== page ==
With only five kilometres to go, I was alone. Chavanel and the other breakaway companions couldn’t follow my counter-attack. We’d spent all day fighting it out on some of the Tour’s most iconic climbs: Galibier, Tourmalet and now Ventoux. The crowds were carrying me.
I’d spotted my family standing on the side of the road, my mum close to tears, and big banners with my name on it. My lead was 40 seconds to a three-man group, chasing hard, but I had Bjarne in the car, shouting in my ear.
I was going to make it.
The final kilometre swallowed me up. The day before I’d “done a Talansky”, enduring incredible pain after a heavy crash. But I persevered. Now, here I was, alone, the TV motorbike shadowing me. Only a couple of hundred metres left. One little fist pump for the cameras. This was going to be historic.
This wasn’t a mere bike race: this was an opera, beautiful scenes unfolding of struggles and emotions. I was the lonely hero, desperately clinging on to my chance of victory, threatened by the evil mass behind me.
Just as I’m about to raise my hands and kiss the sky (maybe even a cheeky victory celebration? I had the time) I spot a family enjoying the evening in their Tuscan summer house out of the corner of my eye.
The father was momentarily distracted from cutting the hedge, the only spectator to my victory scenes… during a training ride.
My imaginary race had been spoiled by onlookers. I thought I had the roads to myself. Damn it! I just can’t help myself sometimes. Hours on end spent watching dramatic Tour stages can lead to an over-active imagination and exaggerated displays on training rides.
Rafa [Majka] had just won a brilliant stage and my Spotify playlist was playing all the right songs. Don’t deny it, we all do it once in a while: pretend we’re going solo in all the biggest races. I’ve won Sanremo, Roubaix and Liège before, all in one training ride.
As soon as the Tour starts I am instantly sucked into its orbit. I try, and usually fail, in my efforts to distract myself, even on innocuous stages that have little more to offer than provincial churches and tractors driving round in circles.
It’s so difficult: you never know what might happen, there could be a big pile up or sudden exposure to crosswind that tears the race apart.
This year has been the same.
In Denmark, July means the Tour. Millions follow the race, summoned to their sofas by the pre-stage jingle, which symbolises the beginning of summer. The voices of commentators Rolf Sørensen, Dennis Ritter and 147 echo through homes.
In order to replicate this preferred atmosphere in my Italian seasonal home, I’ve been forced to use unlawful methods. Exposing myself to the likes of the NSA and other surveillance authorities, I have tricked my computer into believing that I am in Scandinavia.
Perhaps the powers-that-be already know this and are subjecting my computer to sabotage. Maybe that explains why I’ve been confronted with a frozen screen several times, just as the peloton is about to sprint for the line, my panic jeopardising the computer’s wellbeing.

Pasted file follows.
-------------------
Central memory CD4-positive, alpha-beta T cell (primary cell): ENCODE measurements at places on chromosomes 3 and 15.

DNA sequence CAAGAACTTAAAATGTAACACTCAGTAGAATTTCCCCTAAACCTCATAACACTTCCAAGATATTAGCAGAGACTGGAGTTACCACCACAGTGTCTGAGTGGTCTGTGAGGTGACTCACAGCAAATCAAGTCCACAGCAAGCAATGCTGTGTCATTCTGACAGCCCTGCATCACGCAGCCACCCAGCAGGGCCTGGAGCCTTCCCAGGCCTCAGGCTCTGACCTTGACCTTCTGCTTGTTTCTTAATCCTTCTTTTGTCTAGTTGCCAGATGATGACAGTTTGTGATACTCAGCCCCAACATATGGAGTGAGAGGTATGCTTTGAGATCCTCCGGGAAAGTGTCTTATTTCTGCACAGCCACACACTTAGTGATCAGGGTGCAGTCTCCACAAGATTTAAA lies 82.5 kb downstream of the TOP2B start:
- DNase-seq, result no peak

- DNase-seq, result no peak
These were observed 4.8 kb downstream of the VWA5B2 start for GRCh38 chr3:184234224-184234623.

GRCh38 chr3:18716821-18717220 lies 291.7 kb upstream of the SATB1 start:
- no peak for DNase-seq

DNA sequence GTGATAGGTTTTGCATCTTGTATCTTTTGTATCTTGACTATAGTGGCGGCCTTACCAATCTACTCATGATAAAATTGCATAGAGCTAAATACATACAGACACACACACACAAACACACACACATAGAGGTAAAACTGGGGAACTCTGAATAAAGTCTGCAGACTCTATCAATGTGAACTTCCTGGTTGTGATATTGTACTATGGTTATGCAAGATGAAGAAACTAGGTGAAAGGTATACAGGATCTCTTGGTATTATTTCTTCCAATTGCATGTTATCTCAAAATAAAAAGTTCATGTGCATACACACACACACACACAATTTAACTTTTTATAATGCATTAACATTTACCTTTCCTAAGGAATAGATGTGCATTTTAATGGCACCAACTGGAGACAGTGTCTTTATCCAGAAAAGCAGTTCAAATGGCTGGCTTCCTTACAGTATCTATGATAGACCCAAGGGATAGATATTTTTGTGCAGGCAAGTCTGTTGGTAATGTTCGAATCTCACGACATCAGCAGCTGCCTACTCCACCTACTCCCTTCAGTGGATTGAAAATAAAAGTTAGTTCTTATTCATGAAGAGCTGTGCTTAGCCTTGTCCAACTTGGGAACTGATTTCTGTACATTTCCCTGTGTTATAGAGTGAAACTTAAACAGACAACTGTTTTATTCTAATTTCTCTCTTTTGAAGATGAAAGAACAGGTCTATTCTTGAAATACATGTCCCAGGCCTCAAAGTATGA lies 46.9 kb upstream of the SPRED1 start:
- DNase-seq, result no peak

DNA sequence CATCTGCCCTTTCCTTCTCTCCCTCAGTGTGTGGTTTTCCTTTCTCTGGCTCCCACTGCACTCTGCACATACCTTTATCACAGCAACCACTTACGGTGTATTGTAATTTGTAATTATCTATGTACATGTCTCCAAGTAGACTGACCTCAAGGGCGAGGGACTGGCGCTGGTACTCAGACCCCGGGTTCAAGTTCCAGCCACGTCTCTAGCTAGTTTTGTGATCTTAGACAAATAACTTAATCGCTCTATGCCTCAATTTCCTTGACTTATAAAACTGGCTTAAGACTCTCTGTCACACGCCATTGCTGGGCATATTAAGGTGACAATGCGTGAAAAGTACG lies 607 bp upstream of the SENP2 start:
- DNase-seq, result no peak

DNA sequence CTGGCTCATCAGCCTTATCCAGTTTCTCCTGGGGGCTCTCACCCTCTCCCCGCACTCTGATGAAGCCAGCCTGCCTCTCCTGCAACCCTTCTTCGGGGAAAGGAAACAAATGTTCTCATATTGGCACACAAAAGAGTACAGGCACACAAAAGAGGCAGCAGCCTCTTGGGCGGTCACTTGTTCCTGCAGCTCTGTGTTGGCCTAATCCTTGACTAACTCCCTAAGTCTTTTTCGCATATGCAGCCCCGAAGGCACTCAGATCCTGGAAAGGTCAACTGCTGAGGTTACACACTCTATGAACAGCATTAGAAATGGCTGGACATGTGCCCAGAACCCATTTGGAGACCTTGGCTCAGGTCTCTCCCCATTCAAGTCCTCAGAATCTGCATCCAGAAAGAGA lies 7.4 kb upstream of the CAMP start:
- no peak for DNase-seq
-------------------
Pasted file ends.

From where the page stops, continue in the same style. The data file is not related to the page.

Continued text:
Any cycling fan will also agree that watching a stage is a legitimate argument to excuse yourself from household chores.
Within 24 hours of the race starting, I used the get out of jail free card when asked if I had done the shopping. Shopping? Mark Cavendish just crashed out – on stage one in England! Of course I hadn’t done the shopping.
The day Alberto [Contador] fell and abandoned, the dishes were left unwashed. Then, when Michael Rogers was on his way to a stage win, it was 35C at the bus station. The collection of groceries would have to wait.
Days of the week become replaced by stage numbers.
“What day is it today?”
I imagine these actions are common to fellow religious Tour followers. Even when the immaculate summer weather finally arrives, who has time to go outside and enjoy the weather when only one point separates Rafa and Rodriguez in their fight for polka dots? Sun cream and swim shorts, see you in August.
I am also guilty of the constant, uncontrollable need to express my own expert opinion while glued to the screen. Being a member of Tinkoff-Saxo makes me a very reliable source of information, you see.
“Commentator! It’s not Tosatto in the break! It’s Rogers, I’ve just done the Giro with him, I know his riding style!” I shout, only for the camera to zoom in on Roche’s number.
Riding around in a Tinkoff-Saxo jersey during the Tour gets slightly more recognition too. Danish tourists notice the jersey when I stop for coffee. Sometimes I pretend I don’t know what they are saying, taking pleasure in overhearing the conversations.
More often than not, my vain bubble is burst when they realise they don’t recognise me. Nonetheless it’s still a nice reminder that I am team-mates with all the guys doing the Tour.
I’m on one of the world’s biggest teams, one that has thousands of passionate fans supporting us. They may not know who I am yet, but come the day I re-enact that glorious mountain stage win for real, they will.
PS. Whilst writing this blog, Rafa’s one-point deficit became a thing of the past. Plus, he stole my fantasy of how to win the perfect stage…
Chris Juul-Jensen is now a Danish/Irish professional cyclist for BikeExchange